6. Dr. Strangelove or: How I Learned to Stop Worrying and Love the Bomb (1964) by Stanley Kubrick from the novel by Peter George. You can’t fight in here! This is the War Room! Satire is the hardest genre to pull off as you instantly run the risk of being dated, condescending or tone deaf. The fact that they pulled this one off for big laughs at the height of the Cold War attests to the level of genius at play.
7. Paris, Texas (1984) by L. M. Kit Carson from a story by Sam Shepard. An estranged father telling his little boy some family history, ex-lovers bearing their souls from opposite sides of the glass in a peep-show booth, small moments of loss and loneliness…this is a script lovingly built on conversations and stories slowly weaving a tapestry of achingly beautiful cinema. A film about a wandering man in love with “an idea of her” made for wandering viewers in love with “the idea of movies”–none of it would’ve spoken to us chosen few so well without all those wonderfully written conversations.
8. Chinatown (1974) by Robert Towne. Towne’s crackling 1930′s based mid-1970′s retread of 1940′s film noir will leave you (and Jack Nicholson) with a broken nose. If you can’t appreciate the writing here, then as Nicholson’s Gettis said to the police officer, “Nevermind, you’re dumber than you think I thought you were.”
9. Goodfellas (1990) by Martin Scorsese and Nicholas Pileggi from Pileggi’s book. You think it’s funny that I’m including this on the list? Like funny ha ha? Please tell me how I’m being funny. Explain to me why I’m so….eh, fughedaboutit
10. Fargo (1996) by the Coen Brothers. Dontcha know those accents were so gosh darn funny because of the screenplay? And that Marge Gunderson was such a swell lady because of how she was written? Well, you better believe it!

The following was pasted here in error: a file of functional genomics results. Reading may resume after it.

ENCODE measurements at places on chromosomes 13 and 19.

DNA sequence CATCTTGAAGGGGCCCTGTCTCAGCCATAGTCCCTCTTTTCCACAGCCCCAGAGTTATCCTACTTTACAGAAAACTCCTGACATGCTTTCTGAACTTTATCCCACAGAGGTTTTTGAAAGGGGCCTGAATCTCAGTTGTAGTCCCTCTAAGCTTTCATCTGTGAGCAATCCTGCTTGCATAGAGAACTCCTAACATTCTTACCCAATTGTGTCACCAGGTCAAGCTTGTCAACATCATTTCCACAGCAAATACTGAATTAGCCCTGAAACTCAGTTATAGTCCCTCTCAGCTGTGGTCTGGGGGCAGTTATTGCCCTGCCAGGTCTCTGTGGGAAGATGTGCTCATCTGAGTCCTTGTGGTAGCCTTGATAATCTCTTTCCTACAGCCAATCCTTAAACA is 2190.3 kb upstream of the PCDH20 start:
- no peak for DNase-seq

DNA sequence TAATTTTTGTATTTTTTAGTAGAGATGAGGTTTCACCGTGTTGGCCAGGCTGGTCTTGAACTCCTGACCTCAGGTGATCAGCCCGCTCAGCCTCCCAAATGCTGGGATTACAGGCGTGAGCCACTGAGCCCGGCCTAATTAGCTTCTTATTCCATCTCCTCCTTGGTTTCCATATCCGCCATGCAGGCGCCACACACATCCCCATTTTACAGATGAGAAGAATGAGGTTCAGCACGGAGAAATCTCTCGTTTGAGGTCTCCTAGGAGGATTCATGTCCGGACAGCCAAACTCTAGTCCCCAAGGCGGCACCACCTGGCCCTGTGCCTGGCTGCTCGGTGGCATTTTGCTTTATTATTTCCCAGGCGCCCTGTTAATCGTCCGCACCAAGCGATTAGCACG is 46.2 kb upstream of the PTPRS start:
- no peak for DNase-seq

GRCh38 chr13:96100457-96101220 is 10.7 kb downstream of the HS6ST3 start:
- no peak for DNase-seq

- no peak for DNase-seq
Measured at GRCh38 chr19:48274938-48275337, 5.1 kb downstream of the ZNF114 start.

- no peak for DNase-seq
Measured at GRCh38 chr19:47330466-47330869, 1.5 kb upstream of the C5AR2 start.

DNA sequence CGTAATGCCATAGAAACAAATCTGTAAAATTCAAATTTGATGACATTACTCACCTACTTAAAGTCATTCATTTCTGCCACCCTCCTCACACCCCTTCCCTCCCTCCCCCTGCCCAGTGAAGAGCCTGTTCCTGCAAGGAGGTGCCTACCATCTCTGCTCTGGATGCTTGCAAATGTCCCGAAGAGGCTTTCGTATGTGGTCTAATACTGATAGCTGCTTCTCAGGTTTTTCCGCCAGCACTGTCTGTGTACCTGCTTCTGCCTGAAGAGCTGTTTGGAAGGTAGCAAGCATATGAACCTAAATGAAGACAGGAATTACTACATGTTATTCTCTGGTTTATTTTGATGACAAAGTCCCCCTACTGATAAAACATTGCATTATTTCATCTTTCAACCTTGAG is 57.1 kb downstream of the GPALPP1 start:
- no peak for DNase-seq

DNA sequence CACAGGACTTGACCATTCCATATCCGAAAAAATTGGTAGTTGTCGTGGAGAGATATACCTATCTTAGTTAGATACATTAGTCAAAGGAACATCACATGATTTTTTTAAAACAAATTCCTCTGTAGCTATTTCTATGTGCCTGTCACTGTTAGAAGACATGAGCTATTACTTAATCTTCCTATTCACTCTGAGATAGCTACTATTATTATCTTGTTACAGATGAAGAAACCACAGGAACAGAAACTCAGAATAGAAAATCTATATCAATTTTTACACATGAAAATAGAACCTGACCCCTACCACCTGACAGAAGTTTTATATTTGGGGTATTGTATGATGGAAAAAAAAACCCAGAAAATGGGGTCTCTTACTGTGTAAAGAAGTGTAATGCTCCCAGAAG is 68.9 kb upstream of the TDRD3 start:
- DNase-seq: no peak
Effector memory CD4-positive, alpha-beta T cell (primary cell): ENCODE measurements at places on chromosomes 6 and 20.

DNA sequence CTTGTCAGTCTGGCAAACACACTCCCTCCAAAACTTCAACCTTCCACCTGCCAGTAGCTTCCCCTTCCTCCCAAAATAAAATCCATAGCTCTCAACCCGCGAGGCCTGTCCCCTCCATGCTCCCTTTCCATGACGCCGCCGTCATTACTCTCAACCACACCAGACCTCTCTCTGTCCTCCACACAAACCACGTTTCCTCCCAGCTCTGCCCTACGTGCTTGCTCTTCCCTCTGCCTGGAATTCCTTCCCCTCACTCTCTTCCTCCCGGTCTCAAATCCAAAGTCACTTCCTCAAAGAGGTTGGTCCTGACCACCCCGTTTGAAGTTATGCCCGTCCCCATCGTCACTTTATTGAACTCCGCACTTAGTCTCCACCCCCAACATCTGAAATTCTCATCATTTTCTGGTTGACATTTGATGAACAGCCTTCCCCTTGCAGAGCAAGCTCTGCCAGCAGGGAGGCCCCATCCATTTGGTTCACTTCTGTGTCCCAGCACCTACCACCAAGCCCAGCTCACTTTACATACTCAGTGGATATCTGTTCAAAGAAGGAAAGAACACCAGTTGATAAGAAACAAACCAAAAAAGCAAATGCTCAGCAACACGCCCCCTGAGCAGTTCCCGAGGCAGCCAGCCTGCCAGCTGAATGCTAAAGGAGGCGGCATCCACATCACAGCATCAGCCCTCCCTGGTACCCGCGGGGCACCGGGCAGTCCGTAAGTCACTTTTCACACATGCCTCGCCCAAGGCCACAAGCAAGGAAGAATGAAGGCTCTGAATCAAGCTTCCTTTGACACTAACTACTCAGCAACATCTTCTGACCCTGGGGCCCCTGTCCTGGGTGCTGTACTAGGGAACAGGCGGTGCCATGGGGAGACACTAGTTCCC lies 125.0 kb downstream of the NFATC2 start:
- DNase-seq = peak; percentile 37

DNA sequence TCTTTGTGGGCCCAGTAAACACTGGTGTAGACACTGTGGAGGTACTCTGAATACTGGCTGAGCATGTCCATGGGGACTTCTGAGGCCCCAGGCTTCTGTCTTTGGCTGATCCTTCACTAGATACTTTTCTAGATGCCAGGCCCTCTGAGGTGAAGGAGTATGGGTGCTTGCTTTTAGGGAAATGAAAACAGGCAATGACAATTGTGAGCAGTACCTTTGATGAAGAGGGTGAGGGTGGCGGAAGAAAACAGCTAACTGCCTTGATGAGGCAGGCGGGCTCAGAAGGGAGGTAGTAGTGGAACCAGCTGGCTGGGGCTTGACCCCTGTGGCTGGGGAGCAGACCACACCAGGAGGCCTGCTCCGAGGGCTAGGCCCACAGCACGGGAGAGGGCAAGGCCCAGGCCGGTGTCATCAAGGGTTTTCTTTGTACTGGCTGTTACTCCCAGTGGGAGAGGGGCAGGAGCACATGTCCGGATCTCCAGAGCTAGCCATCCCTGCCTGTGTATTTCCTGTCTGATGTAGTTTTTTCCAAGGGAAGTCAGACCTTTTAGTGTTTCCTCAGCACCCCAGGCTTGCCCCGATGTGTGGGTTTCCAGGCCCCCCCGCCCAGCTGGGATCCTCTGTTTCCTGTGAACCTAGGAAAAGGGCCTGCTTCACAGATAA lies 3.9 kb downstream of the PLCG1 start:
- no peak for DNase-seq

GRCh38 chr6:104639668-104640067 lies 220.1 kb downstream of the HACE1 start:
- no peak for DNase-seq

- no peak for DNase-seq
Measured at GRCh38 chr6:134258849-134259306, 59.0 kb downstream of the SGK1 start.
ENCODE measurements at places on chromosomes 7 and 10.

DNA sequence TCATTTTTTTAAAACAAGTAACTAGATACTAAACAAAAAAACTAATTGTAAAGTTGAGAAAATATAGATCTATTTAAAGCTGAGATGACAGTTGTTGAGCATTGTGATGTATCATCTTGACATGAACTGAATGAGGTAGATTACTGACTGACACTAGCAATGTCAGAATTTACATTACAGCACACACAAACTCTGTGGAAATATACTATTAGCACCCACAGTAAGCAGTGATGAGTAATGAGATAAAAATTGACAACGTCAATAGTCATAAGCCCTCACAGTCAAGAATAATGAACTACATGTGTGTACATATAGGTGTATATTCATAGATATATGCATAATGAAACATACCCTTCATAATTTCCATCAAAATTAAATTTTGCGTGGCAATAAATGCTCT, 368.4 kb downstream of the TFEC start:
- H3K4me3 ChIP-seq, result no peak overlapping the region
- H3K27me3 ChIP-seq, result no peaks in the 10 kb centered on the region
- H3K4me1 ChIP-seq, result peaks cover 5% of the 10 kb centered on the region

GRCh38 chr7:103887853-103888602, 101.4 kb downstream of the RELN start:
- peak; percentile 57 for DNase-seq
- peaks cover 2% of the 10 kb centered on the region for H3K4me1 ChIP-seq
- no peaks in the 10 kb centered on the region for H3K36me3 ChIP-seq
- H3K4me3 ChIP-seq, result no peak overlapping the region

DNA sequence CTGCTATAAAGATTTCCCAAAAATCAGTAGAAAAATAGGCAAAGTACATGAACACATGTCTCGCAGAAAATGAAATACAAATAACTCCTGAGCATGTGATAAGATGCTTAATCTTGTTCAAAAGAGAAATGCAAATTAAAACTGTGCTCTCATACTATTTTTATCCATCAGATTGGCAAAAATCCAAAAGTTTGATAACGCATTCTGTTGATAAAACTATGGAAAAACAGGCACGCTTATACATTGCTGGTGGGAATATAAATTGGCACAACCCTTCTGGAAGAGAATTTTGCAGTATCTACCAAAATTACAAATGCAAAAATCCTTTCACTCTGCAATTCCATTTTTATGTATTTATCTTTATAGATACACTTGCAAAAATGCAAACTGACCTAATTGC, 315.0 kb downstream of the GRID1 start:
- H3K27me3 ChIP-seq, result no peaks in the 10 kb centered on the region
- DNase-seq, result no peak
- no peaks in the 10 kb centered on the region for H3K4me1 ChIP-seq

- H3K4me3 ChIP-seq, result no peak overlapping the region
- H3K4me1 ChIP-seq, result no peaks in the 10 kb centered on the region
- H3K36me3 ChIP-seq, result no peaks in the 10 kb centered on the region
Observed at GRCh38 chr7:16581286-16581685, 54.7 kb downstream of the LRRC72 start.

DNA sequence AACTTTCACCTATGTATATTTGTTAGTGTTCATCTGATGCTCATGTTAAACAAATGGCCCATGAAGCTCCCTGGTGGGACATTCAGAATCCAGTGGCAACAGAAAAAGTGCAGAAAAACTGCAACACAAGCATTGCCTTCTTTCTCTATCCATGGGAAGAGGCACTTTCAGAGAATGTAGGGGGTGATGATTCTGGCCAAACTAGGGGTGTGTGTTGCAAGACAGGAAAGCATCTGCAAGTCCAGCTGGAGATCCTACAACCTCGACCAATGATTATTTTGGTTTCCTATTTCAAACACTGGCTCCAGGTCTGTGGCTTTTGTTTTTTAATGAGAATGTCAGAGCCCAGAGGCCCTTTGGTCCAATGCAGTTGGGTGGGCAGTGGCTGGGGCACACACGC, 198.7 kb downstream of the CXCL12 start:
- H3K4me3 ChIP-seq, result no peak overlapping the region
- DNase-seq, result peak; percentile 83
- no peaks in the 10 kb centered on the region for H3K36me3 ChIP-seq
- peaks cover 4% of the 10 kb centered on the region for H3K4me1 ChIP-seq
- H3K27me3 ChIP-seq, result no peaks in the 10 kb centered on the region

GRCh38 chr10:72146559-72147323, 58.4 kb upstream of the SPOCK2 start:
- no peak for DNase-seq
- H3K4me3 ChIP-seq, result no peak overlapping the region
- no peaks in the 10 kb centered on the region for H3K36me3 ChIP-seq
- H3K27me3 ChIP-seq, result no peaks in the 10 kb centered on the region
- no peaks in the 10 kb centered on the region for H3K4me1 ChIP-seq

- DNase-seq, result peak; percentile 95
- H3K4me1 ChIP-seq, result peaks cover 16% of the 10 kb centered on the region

There Will Be Blood (2007) by Paul Thomas Anderson from the novel by Upton Sinclair. I think once more time has passed and people stop thinking of this as “that milkshake movie” they’ll realize this contains the greatest long-winded spells of dialogue and linguistically dancing diatribes since Chayefsky’s Network.
Pulp Fiction (1993) by Quentin Tarantino and Roger Avary. I am not a fan of Pulp Fiction. I think it’s an overrated soulless piece of cinema. Yet even I find myself quoting it inadvertently because it has so permeated our pop culture since its release. All that talk of “royales with cheese” and the interwoven, overlapping time-lines and stories, well, I hate to admit it’s all very well written and a wee bit clever–probably too clever by half. And while I’ll debate anyone of the de-merits of Tarantino’s overripe directorial style, I gotta hand the guy props for his writing, even though it really hasn’t been any good since Jackie Brown. At least he tries.
Which brings us to David Mamet, who as a writer and director deserves a special nod for his overall body of work, for his scholarly use of the f-bomb and his knack for writing some of the densest, most convoluted dialogue in some of the densest, most inaccessible of films. Does anyone really understand what exactly happened in Glengarry Glen Ross or The Spanish Prisoner? When Mamet slums it with The Edge, Heist, or that dubiously hilarious script for Hannibal…I love it.
Sunset Blvd (1950) by Charles Brackett and Billy Wilder
Atlantic City (1980) by John Guare
Short Cuts (1993) by Robert Altman from the writings of Raymond Carver
The Sweet Hereafter (1997) by Atom Egoyan from the novel by Russell Banks
Being John Malkovich (1999) by Charlie Kaufman
Fight Club (1999) by John Uhls from the novel by Chuck Palahniuk
Memento (2000) by Christopher Nolan from a story by Jonathan Nolan
Eternal Sunshine of the Spotless Mind (2004) by Charlie Kaufman
Sideways (2004) by Alexander Payne and Jim Taylor from the novel by Rex Pickett
The Painted Veil (2006) by Ron Nyswaner from the novel by W. Somerset Maugham
In Bruges (2008 ) by Martin McDonagh
Written by David H. Schleicher
So what’s your favorite screenplay of all time? What films spoke to you most through the dialogue or the way in which the story was written? Share your thoughts and choices in the comment form below!